Lewisburg wins grant to build dog park
By the end of the year, man’s best friend should have a safe place to be off the leash in Lewisburg.
The 2018 Tennessee Dog Park Dash grant, provided by the Boyd Foundation, has made this new park possible.
Randy Boyd, whose Radio Systems Corporation is a major pet product distributor, presented a $25,000 check to the city, as part of his Boyd Foundation’s three-year commitment to donate $1 million per year across the state to support animal welfare.
Boyd and Radio Systems started establishing dog parks in his native Knoxville in 2006 after attending a national pet business meeting at which Tennessee was described as a “backwater” for animal welfare.
The city will locate the park on the corner of Spring Place and Airport Road, just behind Columbia State Community College. A few years ago, a former Marshall County resident, Thomas I. Hill donated the piece of land to the city.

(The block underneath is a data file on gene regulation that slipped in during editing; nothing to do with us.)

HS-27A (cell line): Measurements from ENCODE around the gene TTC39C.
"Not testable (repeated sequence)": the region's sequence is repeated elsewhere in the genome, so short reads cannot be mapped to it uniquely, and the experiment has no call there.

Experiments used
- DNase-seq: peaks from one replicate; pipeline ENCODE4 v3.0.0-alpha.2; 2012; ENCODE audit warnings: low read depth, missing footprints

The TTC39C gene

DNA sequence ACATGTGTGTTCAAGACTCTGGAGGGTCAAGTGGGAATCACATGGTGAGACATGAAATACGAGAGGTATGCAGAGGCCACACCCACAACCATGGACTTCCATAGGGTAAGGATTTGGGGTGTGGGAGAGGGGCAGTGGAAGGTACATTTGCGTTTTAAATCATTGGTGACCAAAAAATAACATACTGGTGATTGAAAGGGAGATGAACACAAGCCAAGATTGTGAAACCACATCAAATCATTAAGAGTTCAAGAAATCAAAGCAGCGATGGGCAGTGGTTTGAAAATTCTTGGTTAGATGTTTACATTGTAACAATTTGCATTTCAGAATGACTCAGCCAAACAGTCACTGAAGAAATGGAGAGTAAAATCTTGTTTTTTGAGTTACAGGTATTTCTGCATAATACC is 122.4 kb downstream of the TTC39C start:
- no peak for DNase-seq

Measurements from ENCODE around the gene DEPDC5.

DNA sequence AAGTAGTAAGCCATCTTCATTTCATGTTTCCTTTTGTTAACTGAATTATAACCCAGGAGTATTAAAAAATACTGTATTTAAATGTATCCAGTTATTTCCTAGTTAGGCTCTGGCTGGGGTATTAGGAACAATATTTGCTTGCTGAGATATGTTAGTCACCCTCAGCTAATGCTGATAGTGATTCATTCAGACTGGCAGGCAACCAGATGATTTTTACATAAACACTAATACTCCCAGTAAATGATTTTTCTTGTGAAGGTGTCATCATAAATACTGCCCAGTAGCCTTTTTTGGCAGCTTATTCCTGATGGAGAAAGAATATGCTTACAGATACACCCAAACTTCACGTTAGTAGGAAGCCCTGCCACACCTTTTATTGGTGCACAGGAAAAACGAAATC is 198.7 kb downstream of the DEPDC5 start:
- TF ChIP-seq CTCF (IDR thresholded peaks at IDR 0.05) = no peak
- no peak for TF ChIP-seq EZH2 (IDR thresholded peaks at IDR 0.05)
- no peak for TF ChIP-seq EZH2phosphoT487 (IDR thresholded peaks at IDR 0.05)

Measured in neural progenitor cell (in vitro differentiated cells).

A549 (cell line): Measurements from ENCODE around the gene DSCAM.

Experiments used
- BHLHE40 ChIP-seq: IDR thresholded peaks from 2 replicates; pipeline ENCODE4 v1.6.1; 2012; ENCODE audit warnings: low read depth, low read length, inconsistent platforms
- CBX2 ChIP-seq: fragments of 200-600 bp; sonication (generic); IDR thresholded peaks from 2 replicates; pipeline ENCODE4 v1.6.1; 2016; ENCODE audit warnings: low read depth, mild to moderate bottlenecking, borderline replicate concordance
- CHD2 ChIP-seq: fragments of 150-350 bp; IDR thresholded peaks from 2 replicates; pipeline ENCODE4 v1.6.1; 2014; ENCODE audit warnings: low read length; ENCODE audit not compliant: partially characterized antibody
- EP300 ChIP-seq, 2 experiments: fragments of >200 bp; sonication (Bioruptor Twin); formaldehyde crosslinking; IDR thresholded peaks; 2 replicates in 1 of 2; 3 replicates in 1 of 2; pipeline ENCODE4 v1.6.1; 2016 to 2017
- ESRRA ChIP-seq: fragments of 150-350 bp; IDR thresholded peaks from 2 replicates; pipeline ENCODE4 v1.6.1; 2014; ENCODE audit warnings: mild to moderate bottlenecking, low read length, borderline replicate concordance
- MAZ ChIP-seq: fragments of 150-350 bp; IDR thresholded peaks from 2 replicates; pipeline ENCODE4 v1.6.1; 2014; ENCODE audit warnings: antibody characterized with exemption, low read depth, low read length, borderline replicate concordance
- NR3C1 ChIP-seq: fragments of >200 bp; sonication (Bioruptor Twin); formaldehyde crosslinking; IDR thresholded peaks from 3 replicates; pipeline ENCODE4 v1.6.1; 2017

“This area will be a gem in the community as it brings awareness to the plight of animal welfare in our community,” Susan Ragsdale, Lewisburg shelter manager said. “As well as bringing families and friends together to celebrate our four-legged canine companions. It will be a place of hope, love, and community that we have never had in our city or county.”
City Manager Randall D. Dunn says it’s a great thing for the city. Since the transition of animal control to animal welfare, the city of Lewisburg has been working tirelessly to better the lives of companions.
“This county is full of people that want to help,” Dunn said. Dunn mentioned the shelter has worked with the police department and other local businesses in the past to help with anything the shelter needs.
Even though the grant amount is $25,000, they will spend most of that money on fencing. Double fencing the property will cost the city $17,000. That alone takes up over half the grant.
“The city is more than willing to help out with what the grant doesn’t cover,” Dunn said. Lewisburg will provide services like clearing and grubbing besides providing seed and straw, which totals to $15,000.
The city will divide the two-acre park into two areas for small and large dogs. The park will include litter cans and bag dispenser stations up at the entrance and each side of the park. The park will have multiple park benches, shady trees, and park signage at the entrance and throughout.
“If everything goes right, we should have this project done by the end of this year,” Dunn said.